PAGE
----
Campus groups working to end student hunger

Cristo de Guzman

The purple food drop bins were nearly empty at the “Scare Away Hunger” drive held at the Gorton Quad on October 29th.

“Turnout is not good,” said CalWORKs’ administrator Cherie Bromley-Taylor. “We expected it to be overwhelmed.”

“Scare Away Hunger” served as the open house for the Food Pantry, the first in City College’s two-tier campaign to combat student hunger.

Bromley-Taylor stressed that the Food Pantry is a ‘band-aid solution’ to the issue of student hunger on campus. Its target is students who forgot to a pack lunch, have no access to a microwave, or have no pocket change for a meal.

The student will be able to go to a counselor or designated faculty, and ask for a free lunch. A ticket will be issued that can be redeemed at one of the pickup locations on campus.

Bernice Lorenzo, program coordinator of CalWORKs, said it has taken the Food Pantry a year and a half from concept to fruition.
“We had a meeting at CalWORKs,” she said. “Then we had a subcommittee to chair the idea.”

“With the college president’s blessing, the Food Pantry was born,” said Bromley-Taylor, who took the free meal concept to the powers that be.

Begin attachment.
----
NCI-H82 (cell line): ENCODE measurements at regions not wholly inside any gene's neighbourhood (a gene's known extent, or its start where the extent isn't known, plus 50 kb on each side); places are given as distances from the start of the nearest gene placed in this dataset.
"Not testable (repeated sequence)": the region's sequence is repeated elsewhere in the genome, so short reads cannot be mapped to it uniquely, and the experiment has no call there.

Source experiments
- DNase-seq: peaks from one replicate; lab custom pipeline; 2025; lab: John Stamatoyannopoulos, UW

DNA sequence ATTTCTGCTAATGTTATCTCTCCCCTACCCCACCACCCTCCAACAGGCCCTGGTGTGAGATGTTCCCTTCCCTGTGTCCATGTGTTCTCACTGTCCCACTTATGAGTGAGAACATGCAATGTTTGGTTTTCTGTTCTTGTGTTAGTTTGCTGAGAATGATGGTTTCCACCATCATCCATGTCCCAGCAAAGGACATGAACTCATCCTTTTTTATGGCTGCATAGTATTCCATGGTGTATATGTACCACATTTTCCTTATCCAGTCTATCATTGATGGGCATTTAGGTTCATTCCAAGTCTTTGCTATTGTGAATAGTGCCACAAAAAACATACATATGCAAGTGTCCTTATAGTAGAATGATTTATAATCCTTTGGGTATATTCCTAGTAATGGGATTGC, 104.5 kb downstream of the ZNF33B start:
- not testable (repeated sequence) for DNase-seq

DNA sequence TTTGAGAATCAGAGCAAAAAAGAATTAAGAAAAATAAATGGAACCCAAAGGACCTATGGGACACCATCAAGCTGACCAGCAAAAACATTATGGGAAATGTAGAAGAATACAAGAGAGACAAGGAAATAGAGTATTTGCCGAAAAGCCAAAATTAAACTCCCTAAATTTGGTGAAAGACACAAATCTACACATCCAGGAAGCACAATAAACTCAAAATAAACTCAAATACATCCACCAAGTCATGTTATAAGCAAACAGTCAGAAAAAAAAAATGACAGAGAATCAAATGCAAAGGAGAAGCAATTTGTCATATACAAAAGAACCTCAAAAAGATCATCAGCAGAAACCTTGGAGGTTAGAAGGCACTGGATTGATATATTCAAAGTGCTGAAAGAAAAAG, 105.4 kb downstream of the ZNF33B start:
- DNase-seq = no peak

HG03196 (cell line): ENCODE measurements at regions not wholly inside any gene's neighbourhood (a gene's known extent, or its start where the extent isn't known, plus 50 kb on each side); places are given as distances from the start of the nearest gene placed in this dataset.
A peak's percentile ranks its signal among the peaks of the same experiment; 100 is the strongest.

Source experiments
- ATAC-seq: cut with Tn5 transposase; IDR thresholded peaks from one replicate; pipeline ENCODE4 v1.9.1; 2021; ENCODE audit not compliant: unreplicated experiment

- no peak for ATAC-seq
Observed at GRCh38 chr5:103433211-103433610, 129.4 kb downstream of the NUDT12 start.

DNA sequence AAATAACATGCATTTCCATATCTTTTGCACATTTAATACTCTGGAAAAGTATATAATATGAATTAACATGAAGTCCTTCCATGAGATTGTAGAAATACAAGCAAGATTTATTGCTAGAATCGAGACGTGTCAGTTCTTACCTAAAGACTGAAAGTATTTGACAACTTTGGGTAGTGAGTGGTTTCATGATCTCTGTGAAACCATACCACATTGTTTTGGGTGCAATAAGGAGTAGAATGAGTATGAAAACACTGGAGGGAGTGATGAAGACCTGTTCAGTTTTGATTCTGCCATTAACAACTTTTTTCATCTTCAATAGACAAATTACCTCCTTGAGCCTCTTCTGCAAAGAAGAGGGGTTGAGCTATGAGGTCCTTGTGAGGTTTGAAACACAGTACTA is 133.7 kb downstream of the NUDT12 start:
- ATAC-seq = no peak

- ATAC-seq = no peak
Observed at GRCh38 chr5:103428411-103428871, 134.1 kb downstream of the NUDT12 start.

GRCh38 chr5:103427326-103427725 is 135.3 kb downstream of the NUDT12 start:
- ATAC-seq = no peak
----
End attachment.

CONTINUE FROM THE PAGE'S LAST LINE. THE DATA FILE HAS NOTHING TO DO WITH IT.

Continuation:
CalWORKs, New Horizons Program and BEAT Club are some of the campus organizations currently involved with the Food Pantry. SIFE, which donated bottled water for “Scare Away Hunger,” will join soon.

“Our plan is to coordinate all clubs on campus,” said Bromley-Taylor. “The life of Food Pantry depends on how much inventory we have.”

On the table for “Scare Away Hunger” sat zip-locked bags neatly labeled with dates in Sharpie ink. Because of contamination liability, the Food Pantry only accepts pre-packaged non-perishables.

The zip-locked lunch bags will include containers of diced fruit, orange juice, pudding or jello, as well as microwaveables of pasta and soup, among other essentials.

The founders of Food Pantry realized that campus hunger was a serious issue when they encountered students who were starving.

“I have students who come in and say ‘I’m hungry,'” said Mary Jane Kruse, program director of New Horizons.

Kruse, Bromley-Taylor and Lorenzo all acknowledged that hunger has a stigma.

Lorenzo recalled a food drive a few years back that had failed because homeless people from the street were lining up and taking packages meant for City students.

But the founders said that by running student identification cards through the system, the program should be secure.

“If the name of a student appears too often in a roster, they will be turned away,” said Bromley-Taylor. “Food Pantry is for emergency use only.”

After the Food Pantry is established, the second tier of the two-phase plan will be a food bank.

“We hope to have a fully functioning food bank by the end of this semester,” said Larissa Dorman, advisor for BEAT Club. “We made a deal with seven local restaurants who’ll donate day-old perishables.”